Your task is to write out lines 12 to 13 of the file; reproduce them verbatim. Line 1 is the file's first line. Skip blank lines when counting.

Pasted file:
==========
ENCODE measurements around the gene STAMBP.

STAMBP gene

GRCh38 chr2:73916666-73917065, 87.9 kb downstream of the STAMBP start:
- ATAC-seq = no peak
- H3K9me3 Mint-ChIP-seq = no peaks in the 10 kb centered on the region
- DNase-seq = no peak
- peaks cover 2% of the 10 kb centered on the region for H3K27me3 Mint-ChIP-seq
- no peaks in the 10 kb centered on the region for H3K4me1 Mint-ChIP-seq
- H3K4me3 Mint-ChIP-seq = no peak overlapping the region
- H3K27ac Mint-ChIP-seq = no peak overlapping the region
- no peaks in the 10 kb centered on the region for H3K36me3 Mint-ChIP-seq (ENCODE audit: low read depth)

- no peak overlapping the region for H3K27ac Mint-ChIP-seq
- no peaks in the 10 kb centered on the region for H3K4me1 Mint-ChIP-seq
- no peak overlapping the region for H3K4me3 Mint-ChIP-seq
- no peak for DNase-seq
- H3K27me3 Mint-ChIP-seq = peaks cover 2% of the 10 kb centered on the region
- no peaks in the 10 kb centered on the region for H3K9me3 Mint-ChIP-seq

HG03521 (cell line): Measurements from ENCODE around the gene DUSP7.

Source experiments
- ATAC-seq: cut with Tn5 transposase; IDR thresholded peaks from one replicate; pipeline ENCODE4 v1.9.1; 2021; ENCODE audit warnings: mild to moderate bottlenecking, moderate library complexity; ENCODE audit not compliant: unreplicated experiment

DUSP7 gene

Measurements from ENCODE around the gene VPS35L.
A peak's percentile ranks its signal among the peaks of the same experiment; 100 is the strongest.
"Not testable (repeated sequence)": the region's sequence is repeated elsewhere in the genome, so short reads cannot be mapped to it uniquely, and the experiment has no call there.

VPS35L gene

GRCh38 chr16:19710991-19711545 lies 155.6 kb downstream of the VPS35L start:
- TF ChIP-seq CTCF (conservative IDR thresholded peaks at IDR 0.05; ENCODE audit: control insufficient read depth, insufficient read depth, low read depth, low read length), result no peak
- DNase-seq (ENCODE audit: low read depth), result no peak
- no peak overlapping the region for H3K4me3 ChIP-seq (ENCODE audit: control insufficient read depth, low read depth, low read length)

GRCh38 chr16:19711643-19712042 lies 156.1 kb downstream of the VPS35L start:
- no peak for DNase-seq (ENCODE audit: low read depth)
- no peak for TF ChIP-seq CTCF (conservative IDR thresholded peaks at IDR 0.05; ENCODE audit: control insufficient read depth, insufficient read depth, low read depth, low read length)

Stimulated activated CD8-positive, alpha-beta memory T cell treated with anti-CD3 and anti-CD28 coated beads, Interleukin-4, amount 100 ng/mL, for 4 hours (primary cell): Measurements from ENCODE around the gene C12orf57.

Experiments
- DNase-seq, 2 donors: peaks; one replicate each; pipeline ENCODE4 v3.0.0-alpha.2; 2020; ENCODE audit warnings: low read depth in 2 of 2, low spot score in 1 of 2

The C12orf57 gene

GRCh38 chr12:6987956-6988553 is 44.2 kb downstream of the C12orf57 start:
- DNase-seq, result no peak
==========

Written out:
- no peak overlapping the region for H3K27ac Mint-ChIP-seq
- no peaks in the 10 kb centered on the region for H3K4me1 Mint-ChIP-seq